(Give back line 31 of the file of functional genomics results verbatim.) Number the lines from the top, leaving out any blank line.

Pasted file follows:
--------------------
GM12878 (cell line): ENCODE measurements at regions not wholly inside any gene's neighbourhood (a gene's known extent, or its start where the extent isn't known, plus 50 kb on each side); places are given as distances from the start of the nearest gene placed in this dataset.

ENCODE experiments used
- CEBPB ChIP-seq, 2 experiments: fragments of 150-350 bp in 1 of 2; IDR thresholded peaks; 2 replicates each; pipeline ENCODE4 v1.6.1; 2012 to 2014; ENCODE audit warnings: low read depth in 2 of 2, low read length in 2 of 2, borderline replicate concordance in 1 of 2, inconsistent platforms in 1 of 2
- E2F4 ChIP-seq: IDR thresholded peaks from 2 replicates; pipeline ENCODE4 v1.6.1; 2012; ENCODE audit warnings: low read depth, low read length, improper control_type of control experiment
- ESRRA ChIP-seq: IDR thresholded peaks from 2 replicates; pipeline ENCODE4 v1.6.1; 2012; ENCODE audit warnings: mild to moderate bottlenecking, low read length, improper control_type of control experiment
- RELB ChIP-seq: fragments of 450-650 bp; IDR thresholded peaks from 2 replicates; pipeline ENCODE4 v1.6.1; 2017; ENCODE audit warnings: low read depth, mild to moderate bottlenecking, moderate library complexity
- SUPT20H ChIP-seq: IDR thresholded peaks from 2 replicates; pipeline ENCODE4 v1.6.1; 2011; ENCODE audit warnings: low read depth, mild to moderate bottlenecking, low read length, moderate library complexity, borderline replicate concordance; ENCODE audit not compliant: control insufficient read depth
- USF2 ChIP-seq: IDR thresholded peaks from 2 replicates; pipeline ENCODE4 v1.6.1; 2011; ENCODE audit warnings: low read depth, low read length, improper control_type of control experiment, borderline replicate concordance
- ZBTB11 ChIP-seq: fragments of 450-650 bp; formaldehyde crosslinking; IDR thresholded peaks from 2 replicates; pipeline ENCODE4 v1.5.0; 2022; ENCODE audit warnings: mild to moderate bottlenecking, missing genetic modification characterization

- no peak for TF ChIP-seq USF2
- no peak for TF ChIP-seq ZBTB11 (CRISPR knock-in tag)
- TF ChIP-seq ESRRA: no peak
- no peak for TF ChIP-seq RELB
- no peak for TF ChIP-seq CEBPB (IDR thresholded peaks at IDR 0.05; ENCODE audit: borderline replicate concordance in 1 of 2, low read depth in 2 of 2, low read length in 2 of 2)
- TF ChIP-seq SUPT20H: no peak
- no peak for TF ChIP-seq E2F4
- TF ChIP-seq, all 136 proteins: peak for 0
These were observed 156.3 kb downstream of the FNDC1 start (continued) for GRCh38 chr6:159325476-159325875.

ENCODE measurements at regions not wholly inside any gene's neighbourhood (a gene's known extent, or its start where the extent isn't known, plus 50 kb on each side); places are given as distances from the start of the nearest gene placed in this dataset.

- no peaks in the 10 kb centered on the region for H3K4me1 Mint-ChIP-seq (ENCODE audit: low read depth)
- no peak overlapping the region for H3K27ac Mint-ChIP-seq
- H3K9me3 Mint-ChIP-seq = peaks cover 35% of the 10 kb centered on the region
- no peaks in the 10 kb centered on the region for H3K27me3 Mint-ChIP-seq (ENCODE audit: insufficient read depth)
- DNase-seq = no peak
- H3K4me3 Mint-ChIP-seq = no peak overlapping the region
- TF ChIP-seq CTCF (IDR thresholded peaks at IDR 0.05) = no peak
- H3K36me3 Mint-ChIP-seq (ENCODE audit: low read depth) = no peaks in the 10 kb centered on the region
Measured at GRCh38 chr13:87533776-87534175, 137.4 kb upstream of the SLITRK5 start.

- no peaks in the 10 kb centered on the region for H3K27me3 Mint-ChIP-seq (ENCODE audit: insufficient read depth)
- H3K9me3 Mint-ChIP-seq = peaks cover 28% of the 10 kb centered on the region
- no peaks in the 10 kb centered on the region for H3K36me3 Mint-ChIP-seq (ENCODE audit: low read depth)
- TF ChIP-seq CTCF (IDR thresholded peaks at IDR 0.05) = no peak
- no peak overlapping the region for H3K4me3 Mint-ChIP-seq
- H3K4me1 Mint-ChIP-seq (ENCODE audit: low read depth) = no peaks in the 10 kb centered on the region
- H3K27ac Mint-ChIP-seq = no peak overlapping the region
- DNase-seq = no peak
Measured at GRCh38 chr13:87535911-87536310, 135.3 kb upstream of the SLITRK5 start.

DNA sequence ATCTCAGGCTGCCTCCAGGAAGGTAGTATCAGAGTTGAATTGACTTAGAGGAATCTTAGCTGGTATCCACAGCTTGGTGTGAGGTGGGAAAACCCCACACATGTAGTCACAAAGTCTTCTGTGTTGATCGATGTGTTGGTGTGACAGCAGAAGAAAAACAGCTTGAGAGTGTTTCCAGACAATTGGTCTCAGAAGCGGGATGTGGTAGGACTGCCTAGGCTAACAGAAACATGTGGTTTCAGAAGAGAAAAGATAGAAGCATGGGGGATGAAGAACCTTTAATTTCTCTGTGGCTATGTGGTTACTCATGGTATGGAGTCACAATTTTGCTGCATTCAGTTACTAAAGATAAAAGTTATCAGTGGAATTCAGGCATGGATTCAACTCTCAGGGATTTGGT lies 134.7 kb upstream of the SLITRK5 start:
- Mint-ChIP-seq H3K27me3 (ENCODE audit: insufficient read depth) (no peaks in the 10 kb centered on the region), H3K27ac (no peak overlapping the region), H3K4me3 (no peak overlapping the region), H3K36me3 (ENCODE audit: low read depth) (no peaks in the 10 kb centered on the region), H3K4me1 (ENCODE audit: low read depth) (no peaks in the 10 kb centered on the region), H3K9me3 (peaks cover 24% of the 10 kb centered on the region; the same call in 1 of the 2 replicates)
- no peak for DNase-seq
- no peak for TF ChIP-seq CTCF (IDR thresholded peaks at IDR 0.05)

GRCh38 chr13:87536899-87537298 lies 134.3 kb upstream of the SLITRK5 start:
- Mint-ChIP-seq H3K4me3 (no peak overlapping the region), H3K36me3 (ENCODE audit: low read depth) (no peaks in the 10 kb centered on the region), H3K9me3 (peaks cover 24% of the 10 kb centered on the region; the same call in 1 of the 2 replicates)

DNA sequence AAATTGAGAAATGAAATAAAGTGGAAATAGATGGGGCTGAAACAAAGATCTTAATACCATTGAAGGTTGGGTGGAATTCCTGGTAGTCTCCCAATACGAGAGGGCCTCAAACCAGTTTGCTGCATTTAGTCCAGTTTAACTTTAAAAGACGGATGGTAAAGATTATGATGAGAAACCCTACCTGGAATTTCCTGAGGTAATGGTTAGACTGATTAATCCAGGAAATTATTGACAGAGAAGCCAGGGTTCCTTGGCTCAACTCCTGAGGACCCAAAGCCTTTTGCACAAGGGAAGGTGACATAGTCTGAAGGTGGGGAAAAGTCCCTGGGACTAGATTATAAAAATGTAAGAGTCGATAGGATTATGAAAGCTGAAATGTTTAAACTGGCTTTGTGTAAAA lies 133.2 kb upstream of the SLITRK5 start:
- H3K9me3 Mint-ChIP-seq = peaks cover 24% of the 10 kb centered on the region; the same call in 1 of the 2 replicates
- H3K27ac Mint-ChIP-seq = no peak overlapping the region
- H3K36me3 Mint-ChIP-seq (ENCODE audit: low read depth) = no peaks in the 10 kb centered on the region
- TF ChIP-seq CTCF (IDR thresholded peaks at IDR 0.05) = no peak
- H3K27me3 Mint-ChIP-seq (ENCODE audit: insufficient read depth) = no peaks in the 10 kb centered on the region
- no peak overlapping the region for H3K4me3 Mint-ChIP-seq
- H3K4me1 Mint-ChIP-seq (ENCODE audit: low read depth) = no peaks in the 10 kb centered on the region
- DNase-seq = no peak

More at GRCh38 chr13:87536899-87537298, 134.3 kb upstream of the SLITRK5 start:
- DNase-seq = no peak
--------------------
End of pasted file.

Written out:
- no peaks in the 10 kb centered on the region for H3K36me3 Mint-ChIP-seq (ENCODE audit: low read depth)